un ami sûr/ ne l'est pas

charlie2

Senior Member
Hi,
I read in another thread a quotation : On voit qu'un ami est sûr quand notre situation ne l'est pas (Cicero).
What does that mean? We see a true friend when things do not go our way? What is the "l" in "l'est" ?
Thank you.
 
  • timpeac

    Senior Member
    English (England)
    The "l" refers to "sûr" so "we know a friend is sure when our situation isn't". In other words a true friend is one who is still there when the situation we find ourselves in is difficult.
     

    charlie2

    Senior Member
    Thank you. :)
    One more question :
    Does this "l", let's assume that it is "le", change its meaning with the context?
    e.g. -Il fait beau. -Ce l'est! (I hope I heard that right.)
    The "l" here will be referring to the fact that the weather is beau?
     

    timpeac

    Senior Member
    English (England)
    charlie2 said:
    Thank you. :)
    One more question :
    Does this "l", let's assume that it is "le", change its meaning with the context?
    e.g. -Il fait beau. -Ce l'est! (I hope I heard that right.)
    The "l" here will be referring to the fact that the weather is beau?
    The "le" can represent any adjective, yes, but your example doesn't work because the first verb is "faire" with the subject "il" and you go on to use "ce" and "être" which makes no sense at all.
     

    charlie2

    Senior Member
    timpeac said:
    The "le" can represent any adjective, yes, but your example doesn't work because the first verb is "faire" with the subject "il" and you go on to use "ce" and "être" which makes no sense at all.
    Thank you.
    I hope it will not be considered off-topic, what do you say then for " Yes, it sure is, isn't it? " this kind of standard response to a remark of "Il fait beau"? (This sentence is badly written, sorry.)
     

    timpeac

    Senior Member
    English (England)
    charlie2 said:
    Thank you.
    I hope it will not be considered off-topic, what do you say then for " Yes, it sure is, isn't it? " this kind of standard response to a remark of "Il fait beau"? (This sentence is badly written, sorry.)
    "Oui, c'est vrai".

    I think I see what you're getting at now. You can't say "oui il le fait" which is what I think you're getting at. I think the reason is that "le" replaces an adjective whereas "beau" is acting as an adverb here.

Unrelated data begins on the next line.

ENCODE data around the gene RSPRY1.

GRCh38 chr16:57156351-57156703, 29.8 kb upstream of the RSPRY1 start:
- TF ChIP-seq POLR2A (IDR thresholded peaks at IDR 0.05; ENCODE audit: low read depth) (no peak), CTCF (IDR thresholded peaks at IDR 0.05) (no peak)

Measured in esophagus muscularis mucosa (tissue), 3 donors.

So you could, however, say something like "Elle est très grande. Oui, elle l'est plus que mon frère!"
     

    charlie2

    Senior Member
    timpeac said:
    "Oui, c'est vrai".

    I think I see what you're getting at now. You can't say "oui il le fait" which is what I think you're getting at. I think the reason is that "le" replaces an adjective whereas "beau" is acting as an adverb here.

    So you could, however, say something like "Elle est très grande. Oui, elle l'est plus que mon frère!"
    Wonderful! That's exactly my question. That has been my question actually but I don't know how to phrase it, until I read that quotation.
    One more example, if you would allow me.
    Il est bon en anglais mais il l'est moins qu'en français. Is that correct?
     

    timpeac

    Senior Member
    English (England)
    charlie2 said:
    Wonderful! That's exactly my question. That has been my question actually but I don't know how to phrase it, until I read that quotation.
    One more example, if you would allow me.
    Il est bon en anglais mais il l'est moins qu'en francais. Is that correct?
    In all this we really need someone else to confirm what I'm saying as I am only saying what sounds ok to me (and obviously as a non-native speaker this may not be what sounds good to a native!!). Anyway with that proviso in place, and since all the French seem to be having a late lunch I'll carry on...

    No your sentence doesn't sound quite right to me. You want to say "he is good at English, but less so than at French". Right?

    Your French phrase is fine grammatically, but I don't think it works because you have "bon" as the adjective plus "moins" later and you wouldn't say "moins bon". If you change the adjective to "fort" from "bon" then I would say it works. It would be better to say, though "il est fort en anglais, mais il l'est encore plus en français". I think!!!

    I'm getting a bit out of my depth here so let's wait for other speakers' opinions in case I am leading you down the garden path!!
     
    < Previous | Next >
    Top